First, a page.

By Keith Fisher
Since there are so many blogs about the Whitneys I wasn't going to post this. I was persuaded, however, by C. Larene Hall. So if you don't like it, blame her. Make sure you also check out the other blog below
Since I post on Saturday, I guess I’m going to be one of the last ones to say something about the latest LDStorymakers Writer’s Conference. It was fantastic. I posted from the hotel room last week while getting ready for boot camp. I was tired from the day before, but I had a smile on my face. Even though I was late, I still didn’t have to do pushups.
I was also very proud to witness history in the making as the Whitney Awards Gala unfolded. Robison Wells and his staff are to be commended for listening to the spirit and making it a reality. Recognition for LDS writers has been sorely needed for some time. When we gave Dean Hughes a standing ovation, I cried. He and others deserve high praise for being the pioneers of the LDS fiction market.
Before the awards were presented, Robison read from the talk given by Orson F Whitney that inspired the Whitney Awards. I looked around the room and could not see any writer who was not touched by those powerful words. Bishop Whitney was speaking to us when he said,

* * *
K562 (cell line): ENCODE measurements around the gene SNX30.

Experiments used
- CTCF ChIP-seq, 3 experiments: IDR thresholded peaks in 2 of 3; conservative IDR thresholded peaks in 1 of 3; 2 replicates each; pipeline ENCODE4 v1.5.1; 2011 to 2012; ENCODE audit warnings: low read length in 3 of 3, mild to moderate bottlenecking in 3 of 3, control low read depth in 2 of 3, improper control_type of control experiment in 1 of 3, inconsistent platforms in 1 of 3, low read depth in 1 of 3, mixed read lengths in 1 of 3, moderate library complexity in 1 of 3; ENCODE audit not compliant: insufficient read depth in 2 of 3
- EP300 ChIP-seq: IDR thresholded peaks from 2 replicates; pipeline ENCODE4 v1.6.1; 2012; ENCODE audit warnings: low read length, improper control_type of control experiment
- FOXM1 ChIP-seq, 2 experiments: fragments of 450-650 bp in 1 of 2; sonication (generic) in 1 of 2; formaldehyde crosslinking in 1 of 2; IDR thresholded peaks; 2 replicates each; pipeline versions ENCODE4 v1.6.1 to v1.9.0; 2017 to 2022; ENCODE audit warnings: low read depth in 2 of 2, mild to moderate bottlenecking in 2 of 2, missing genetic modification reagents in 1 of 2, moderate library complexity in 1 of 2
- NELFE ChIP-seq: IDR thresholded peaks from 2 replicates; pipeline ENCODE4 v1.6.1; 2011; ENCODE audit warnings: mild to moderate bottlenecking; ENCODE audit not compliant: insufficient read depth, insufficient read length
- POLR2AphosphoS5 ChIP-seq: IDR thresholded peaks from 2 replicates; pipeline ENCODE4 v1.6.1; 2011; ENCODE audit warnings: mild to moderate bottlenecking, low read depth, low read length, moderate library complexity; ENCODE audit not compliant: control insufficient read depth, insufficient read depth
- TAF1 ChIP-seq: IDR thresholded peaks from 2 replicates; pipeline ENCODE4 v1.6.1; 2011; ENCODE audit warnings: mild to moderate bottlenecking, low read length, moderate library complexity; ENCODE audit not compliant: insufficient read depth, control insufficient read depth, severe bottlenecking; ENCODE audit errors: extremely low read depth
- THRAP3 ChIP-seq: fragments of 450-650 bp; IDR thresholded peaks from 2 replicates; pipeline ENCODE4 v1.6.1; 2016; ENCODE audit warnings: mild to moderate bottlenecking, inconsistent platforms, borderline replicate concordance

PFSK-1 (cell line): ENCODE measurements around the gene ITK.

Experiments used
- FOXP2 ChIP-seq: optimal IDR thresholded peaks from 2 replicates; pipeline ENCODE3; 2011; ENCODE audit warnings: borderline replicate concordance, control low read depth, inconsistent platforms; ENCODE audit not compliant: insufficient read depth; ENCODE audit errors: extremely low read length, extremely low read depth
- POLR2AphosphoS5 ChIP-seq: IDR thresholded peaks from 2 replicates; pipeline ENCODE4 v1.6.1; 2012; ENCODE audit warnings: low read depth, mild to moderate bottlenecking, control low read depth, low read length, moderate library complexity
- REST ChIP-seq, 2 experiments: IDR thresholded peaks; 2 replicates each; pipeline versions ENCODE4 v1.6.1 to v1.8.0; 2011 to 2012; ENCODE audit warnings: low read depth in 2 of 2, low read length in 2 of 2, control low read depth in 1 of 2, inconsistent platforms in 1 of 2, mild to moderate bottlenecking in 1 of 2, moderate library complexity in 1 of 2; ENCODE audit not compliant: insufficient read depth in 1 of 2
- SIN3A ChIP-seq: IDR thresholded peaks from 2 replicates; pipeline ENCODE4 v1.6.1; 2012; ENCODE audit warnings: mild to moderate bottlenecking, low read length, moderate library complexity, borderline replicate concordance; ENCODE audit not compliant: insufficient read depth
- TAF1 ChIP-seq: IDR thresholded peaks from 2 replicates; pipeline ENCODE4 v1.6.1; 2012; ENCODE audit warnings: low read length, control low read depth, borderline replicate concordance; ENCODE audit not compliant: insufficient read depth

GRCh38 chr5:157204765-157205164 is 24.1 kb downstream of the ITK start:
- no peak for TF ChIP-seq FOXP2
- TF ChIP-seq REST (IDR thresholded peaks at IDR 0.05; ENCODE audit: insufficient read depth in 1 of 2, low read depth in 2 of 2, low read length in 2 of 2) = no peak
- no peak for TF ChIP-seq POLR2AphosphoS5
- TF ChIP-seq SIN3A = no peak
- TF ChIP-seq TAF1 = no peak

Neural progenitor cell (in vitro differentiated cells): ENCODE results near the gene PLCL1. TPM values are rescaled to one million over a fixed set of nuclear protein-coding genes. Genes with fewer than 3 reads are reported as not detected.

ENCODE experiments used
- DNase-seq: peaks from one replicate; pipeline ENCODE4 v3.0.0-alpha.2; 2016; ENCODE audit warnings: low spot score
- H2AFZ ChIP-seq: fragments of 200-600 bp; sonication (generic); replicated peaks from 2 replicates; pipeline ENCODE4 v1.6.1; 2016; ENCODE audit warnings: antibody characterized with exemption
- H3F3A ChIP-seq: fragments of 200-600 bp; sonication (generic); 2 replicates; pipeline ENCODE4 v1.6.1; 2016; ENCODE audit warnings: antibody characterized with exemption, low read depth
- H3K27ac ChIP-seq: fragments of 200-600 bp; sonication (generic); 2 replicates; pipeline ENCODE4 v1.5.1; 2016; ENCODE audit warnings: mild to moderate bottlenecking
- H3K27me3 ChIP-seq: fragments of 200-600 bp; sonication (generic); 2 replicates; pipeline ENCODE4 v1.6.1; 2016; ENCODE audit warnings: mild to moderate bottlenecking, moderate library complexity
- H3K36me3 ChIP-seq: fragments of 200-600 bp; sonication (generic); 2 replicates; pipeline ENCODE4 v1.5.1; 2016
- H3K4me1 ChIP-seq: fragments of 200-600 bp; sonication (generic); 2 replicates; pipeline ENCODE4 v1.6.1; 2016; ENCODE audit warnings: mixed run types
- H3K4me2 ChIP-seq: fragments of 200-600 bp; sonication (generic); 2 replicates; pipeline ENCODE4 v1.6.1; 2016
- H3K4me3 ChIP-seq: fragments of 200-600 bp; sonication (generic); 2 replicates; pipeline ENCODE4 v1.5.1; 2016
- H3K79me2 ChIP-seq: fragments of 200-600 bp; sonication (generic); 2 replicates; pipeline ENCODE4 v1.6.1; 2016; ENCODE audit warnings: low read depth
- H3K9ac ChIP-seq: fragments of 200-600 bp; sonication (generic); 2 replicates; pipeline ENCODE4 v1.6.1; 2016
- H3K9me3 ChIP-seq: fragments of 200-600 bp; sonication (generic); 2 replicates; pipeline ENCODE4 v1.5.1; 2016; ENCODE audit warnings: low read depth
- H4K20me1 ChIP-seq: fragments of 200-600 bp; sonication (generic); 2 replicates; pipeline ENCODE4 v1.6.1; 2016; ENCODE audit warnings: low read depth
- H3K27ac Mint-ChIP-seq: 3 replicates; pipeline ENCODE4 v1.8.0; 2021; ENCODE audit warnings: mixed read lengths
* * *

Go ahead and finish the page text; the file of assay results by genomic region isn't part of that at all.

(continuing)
We will yet have Miltons and Shakespeares of our own. God's ammunition is not exhausted. His brightest spirits are held in reserve for the latter times. In God's name and by his help we will build up a literature whose top shall touch heaven, though its foundations may now be low in earth.
It touched my heart when Robison read, Ye are the "hope of Israel." The heavens are watching you, and the earth is waiting for you.
And this is our charge,
But remember this, ye writers and orators of the future! It is for God's glory—not man's. Let not vanity and pride possess you. Without humility there is no power. You must be in earnest. You must feel what you write, if you wish it to be felt by others. If the words you speak are not as red-hot embers from the flaming forge of a sincere and earnest soul, they will never set on fire the souls of your hearers.
Bishop Whitney’s inspired words from out of the past are rejuvenating to me. They help me remember the reasons I chose to write in the LDS market. I want to set on fire the souls of my readers. Great job with the conference LDStorymakers, and kudos to Robison and the others. It is worth all the rejections just to be able to rub shoulders with God’s brightest spirits.
Good luck with your writing—see you next week.